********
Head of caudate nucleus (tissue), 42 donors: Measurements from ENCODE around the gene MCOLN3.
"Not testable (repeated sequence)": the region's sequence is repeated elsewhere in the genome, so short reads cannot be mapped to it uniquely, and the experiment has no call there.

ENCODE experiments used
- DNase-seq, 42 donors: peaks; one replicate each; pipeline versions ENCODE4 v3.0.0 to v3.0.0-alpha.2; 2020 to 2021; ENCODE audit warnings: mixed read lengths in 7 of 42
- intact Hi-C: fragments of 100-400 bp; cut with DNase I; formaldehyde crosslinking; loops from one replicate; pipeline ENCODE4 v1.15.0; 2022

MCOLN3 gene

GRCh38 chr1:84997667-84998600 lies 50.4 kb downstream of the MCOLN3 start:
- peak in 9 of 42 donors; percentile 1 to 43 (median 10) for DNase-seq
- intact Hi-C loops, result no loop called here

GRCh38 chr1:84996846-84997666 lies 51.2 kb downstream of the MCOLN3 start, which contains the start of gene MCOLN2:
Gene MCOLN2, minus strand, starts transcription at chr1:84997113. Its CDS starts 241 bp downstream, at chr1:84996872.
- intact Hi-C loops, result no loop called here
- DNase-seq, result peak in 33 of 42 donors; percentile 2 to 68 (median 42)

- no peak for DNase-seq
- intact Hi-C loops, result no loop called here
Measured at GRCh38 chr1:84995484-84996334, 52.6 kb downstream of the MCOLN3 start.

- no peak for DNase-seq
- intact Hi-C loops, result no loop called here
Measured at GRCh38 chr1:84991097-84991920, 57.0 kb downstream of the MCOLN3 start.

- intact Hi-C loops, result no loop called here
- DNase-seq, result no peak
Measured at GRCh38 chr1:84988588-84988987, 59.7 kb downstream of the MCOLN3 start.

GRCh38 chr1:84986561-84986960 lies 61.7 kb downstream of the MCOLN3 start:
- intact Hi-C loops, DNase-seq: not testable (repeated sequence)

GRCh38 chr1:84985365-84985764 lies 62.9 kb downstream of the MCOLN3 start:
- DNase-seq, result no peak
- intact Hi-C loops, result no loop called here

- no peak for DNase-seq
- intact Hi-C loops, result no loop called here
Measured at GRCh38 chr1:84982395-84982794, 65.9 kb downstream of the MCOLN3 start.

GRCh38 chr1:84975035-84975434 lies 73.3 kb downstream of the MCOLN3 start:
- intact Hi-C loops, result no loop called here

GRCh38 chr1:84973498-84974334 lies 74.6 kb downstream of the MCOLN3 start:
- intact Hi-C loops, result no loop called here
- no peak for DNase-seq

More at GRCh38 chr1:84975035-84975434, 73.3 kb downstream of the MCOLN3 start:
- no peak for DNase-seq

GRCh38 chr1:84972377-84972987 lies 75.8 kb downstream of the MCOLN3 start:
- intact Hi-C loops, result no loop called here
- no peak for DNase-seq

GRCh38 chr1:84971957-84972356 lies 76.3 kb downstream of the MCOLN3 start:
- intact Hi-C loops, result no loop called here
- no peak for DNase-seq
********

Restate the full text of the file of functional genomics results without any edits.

Head of caudate nucleus (tissue), 42 donors: Measurements from ENCODE around the gene MCOLN3.
"Not testable (repeated sequence)": the region's sequence is repeated elsewhere in the genome, so short reads cannot be mapped to it uniquely, and the experiment has no call there.

ENCODE experiments used
- DNase-seq, 42 donors: peaks; one replicate each; pipeline versions ENCODE4 v3.0.0 to v3.0.0-alpha.2; 2020 to 2021; ENCODE audit warnings: mixed read lengths in 7 of 42
- intact Hi-C: fragments of 100-400 bp; cut with DNase I; formaldehyde crosslinking; loops from one replicate; pipeline ENCODE4 v1.15.0; 2022

MCOLN3 gene

GRCh38 chr1:84997667-84998600 lies 50.4 kb downstream of the MCOLN3 start:
- peak in 9 of 42 donors; percentile 1 to 43 (median 10) for DNase-seq
- intact Hi-C loops, result no loop called here

GRCh38 chr1:84996846-84997666 lies 51.2 kb downstream of the MCOLN3 start, which contains the start of gene MCOLN2:
Gene MCOLN2, minus strand, starts transcription at chr1:84997113. Its CDS starts 241 bp downstream, at chr1:84996872.
- intact Hi-C loops, result no loop called here
- DNase-seq, result peak in 33 of 42 donors; percentile 2 to 68 (median 42)

- no peak for DNase-seq
- intact Hi-C loops, result no loop called here
Measured at GRCh38 chr1:84995484-84996334, 52.6 kb downstream of the MCOLN3 start.

- no peak for DNase-seq
- intact Hi-C loops, result no loop called here
Measured at GRCh38 chr1:84991097-84991920, 57.0 kb downstream of the MCOLN3 start.

- intact Hi-C loops, result no loop called here
- DNase-seq, result no peak
Measured at GRCh38 chr1:84988588-84988987, 59.7 kb downstream of the MCOLN3 start.

GRCh38 chr1:84986561-84986960 lies 61.7 kb downstream of the MCOLN3 start:
- intact Hi-C loops, DNase-seq: not testable (repeated sequence)

GRCh38 chr1:84985365-84985764 lies 62.9 kb downstream of the MCOLN3 start:
- DNase-seq, result no peak
- intact Hi-C loops, result no loop called here

- no peak for DNase-seq
- intact Hi-C loops, result no loop called here
Measured at GRCh38 chr1:84982395-84982794, 65.9 kb downstream of the MCOLN3 start.

GRCh38 chr1:84975035-84975434 lies 73.3 kb downstream of the MCOLN3 start:
- intact Hi-C loops, result no loop called here

GRCh38 chr1:84973498-84974334 lies 74.6 kb downstream of the MCOLN3 start:
- intact Hi-C loops, result no loop called here
- no peak for DNase-seq

More at GRCh38 chr1:84975035-84975434, 73.3 kb downstream of the MCOLN3 start:
- no peak for DNase-seq

GRCh38 chr1:84972377-84972987 lies 75.8 kb downstream of the MCOLN3 start:
- intact Hi-C loops, result no loop called here
- no peak for DNase-seq

GRCh38 chr1:84971957-84972356 lies 76.3 kb downstream of the MCOLN3 start:
- intact Hi-C loops, result no loop called here
- no peak for DNase-seq